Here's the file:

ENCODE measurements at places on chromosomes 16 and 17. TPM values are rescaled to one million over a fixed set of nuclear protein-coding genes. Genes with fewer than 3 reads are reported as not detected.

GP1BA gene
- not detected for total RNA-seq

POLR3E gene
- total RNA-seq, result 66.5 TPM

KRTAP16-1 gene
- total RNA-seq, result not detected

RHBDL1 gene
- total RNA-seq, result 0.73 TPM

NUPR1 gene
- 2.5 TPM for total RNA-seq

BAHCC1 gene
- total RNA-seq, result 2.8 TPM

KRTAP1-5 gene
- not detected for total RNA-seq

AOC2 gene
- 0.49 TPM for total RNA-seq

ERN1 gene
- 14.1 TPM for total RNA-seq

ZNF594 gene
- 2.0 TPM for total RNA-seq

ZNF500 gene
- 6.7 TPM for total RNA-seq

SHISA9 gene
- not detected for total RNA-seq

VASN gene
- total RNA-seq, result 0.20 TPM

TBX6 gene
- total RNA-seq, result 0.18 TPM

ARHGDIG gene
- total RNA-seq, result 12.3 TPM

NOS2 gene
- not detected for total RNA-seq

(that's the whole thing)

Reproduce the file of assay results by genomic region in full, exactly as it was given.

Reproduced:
ENCODE measurements at places on chromosomes 16 and 17. TPM values are rescaled to one million over a fixed set of nuclear protein-coding genes. Genes with fewer than 3 reads are reported as not detected.

GP1BA gene
- not detected for total RNA-seq

POLR3E gene
- total RNA-seq, result 66.5 TPM

KRTAP16-1 gene
- total RNA-seq, result not detected

RHBDL1 gene
- total RNA-seq, result 0.73 TPM

NUPR1 gene
- 2.5 TPM for total RNA-seq

BAHCC1 gene
- total RNA-seq, result 2.8 TPM

KRTAP1-5 gene
- not detected for total RNA-seq

AOC2 gene
- 0.49 TPM for total RNA-seq

ERN1 gene
- 14.1 TPM for total RNA-seq

ZNF594 gene
- 2.0 TPM for total RNA-seq

ZNF500 gene
- 6.7 TPM for total RNA-seq

SHISA9 gene
- not detected for total RNA-seq

VASN gene
- total RNA-seq, result 0.20 TPM

TBX6 gene
- total RNA-seq, result 0.18 TPM

ARHGDIG gene
- total RNA-seq, result 12.3 TPM

NOS2 gene
- not detected for total RNA-seq